Now, a closer look at the Ozcut Elite Series 3-Blade Broadheads

Below is a look at the Ozcut Elite Series 3 head. As you will see, the overall length of the Elite Series 3-blade is much shorter than most of its competitors.

ozcut elite series 3 broadhead

Here, we get a good look at the head close up. Of course, it spins very well. This is 125-grain model. It has got a 1 1/8-inch cut. The blades by my measurement are 0.52 inches thick. This picture was taken AFTER I had already shot it through a steel plate 5 times! So, you can see where the durability test results might be heading!

ozcut elite series 3 compared to vpa

If you look at the VPA 3-blade broadhead (top), compared to the Ozcut Elite Series 3-blade head (bottom) you can see the length difference.

elite series 3 broadhead compared to cutthroat 3-blade

If you look at the Cutthroat 3-Blade (top) compared to the Ozcut Elite Series 3-blade (bottom), you can see the length comparison. The Elite Series is simply one of the shorter single-piece 3-blade heads that I’ve ever seen. That’s going to make it extra durable as well as aiding in flight, because there’s less surface area to it.


Now, this being a 3 blade like this, it can easily be sharpened on any flat edge.

However, because they have this extra tanto tip, there’s a bit of a different angle. The bevel angle on the tip is still 60 degrees, but it’s at different angle than the long edges of the blades, so it doesn’t lay flat.

If you were to lay it flat to sharpen it, the tanto tip would not get sharpened. So, you have to angle the broadhead just a little bit extra in order to sharpen that.

ozcut elite series 3 tanto tip

The tanto tip of the Elite Series 3.

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You can sharpen it on any flat stone, or as I’ve noted in a recent test that I did of the Annihilator, you can also use the Stay Sharp Guide 344 sharpener, which changes the bevel from 60 degrees to 44 degrees (still very stout and strong, but much sharper.)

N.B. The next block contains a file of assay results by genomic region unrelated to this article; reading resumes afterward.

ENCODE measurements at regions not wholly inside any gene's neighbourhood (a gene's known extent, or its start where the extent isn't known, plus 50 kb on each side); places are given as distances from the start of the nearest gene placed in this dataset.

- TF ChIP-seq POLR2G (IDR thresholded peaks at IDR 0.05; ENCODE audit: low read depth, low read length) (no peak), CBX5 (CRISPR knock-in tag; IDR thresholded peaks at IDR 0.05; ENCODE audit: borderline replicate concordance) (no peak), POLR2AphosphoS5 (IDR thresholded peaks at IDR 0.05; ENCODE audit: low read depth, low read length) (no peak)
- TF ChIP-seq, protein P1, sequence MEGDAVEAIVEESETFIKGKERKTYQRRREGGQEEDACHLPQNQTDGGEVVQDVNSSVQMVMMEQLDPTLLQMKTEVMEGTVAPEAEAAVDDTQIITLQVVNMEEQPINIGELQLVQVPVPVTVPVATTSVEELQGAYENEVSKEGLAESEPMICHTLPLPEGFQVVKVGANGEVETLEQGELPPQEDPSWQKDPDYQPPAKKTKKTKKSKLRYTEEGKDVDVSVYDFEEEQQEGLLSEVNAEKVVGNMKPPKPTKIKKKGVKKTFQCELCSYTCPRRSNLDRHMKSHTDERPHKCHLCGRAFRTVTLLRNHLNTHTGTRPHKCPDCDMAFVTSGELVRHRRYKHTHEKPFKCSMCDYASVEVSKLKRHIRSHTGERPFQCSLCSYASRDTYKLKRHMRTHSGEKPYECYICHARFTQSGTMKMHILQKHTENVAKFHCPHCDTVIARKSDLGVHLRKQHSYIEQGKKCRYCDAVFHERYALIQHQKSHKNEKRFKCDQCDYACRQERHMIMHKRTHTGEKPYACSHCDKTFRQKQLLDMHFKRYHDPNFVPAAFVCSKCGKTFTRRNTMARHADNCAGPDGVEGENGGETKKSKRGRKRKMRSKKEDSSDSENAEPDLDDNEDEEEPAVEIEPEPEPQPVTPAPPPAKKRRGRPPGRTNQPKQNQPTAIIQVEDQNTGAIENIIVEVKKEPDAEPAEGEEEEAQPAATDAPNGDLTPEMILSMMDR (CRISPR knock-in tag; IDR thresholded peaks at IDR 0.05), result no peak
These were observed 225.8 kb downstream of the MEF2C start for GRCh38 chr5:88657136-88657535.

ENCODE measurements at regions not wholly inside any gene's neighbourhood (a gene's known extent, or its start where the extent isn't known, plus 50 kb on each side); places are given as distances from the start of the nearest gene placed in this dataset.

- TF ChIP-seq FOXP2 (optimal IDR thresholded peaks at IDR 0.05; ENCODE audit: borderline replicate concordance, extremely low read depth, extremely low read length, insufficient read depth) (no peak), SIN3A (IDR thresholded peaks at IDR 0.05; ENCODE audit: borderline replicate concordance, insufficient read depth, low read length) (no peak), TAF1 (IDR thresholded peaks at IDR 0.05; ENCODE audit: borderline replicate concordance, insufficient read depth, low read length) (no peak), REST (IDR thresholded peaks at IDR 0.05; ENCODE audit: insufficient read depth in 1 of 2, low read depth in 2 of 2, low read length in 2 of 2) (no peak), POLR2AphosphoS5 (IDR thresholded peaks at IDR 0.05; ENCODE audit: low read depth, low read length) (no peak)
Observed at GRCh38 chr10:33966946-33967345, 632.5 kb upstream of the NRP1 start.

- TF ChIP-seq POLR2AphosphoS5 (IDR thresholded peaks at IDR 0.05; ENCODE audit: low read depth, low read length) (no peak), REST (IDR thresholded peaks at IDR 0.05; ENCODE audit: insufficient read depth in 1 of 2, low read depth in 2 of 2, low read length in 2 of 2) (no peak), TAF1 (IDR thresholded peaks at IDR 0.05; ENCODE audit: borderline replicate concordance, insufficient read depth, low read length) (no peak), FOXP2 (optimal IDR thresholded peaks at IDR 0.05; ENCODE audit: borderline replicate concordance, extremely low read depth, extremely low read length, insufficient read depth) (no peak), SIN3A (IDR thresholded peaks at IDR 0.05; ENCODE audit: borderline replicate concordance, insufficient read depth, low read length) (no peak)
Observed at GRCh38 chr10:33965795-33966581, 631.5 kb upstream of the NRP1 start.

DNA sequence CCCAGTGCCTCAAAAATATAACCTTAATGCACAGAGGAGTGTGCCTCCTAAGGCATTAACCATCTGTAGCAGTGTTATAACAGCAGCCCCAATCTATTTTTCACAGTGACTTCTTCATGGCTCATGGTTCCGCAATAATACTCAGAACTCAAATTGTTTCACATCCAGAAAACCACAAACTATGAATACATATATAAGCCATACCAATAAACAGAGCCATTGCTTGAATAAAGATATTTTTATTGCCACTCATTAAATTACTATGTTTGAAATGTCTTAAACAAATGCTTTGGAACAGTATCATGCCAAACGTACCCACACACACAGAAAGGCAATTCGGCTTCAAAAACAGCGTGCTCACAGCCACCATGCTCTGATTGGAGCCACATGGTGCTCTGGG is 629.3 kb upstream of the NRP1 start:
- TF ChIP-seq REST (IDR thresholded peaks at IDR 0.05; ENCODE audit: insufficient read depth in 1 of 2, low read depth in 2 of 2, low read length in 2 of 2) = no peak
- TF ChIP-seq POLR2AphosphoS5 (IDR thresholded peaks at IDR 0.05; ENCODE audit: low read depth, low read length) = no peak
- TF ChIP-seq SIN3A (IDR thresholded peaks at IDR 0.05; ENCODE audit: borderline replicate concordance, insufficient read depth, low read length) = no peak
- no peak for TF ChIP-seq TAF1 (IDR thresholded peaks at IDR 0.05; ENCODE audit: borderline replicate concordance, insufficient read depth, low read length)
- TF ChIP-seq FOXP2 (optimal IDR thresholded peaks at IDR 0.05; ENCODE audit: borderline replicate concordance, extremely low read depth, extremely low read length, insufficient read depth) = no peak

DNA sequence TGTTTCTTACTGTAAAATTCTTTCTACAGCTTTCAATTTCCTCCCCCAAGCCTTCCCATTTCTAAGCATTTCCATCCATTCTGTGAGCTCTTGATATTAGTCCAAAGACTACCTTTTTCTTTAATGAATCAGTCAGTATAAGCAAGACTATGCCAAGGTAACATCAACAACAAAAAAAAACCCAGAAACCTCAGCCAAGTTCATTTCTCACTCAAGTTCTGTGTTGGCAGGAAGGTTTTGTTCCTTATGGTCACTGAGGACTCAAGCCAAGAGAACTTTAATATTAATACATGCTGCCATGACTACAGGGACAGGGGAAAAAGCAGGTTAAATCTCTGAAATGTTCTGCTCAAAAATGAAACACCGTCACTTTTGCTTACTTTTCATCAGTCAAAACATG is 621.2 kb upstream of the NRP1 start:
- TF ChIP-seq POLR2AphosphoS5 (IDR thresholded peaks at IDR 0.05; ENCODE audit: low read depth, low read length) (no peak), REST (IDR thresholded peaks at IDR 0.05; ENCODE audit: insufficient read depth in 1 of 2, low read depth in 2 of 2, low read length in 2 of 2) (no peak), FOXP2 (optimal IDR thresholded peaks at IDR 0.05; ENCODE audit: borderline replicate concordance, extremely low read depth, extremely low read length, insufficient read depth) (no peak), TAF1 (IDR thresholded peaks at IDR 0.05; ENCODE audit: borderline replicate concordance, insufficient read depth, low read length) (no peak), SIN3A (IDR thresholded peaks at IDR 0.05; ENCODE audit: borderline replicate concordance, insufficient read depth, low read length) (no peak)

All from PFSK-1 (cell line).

So, I’m going to sharpen this head up at the end of the review using the Stay Sharp Guide just see how sharp I can get it.

But overall, I love the design of this head, as well as the simplicity. It looked like it was going to be durable and fly well. So, I was eager to put it to the test.

I will cover some details on the tests I performed, but you can click the links to jump straight to the test results:

The tests I performed on the Ozcut Elite Series 3-blade heads

I want to explain a bit about my tests on this head.

I do these tests to try to make them as relevant to hunting situations as possible, but I want to provide you with data points as well.

You can determine whether those data points are important to you or not, but I’m going to give you those to gauge or judge a broadhead’s effectiveness. Then, you can make the best broadhead selection for you and your hunting setup and your hunting situation.

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Flight Test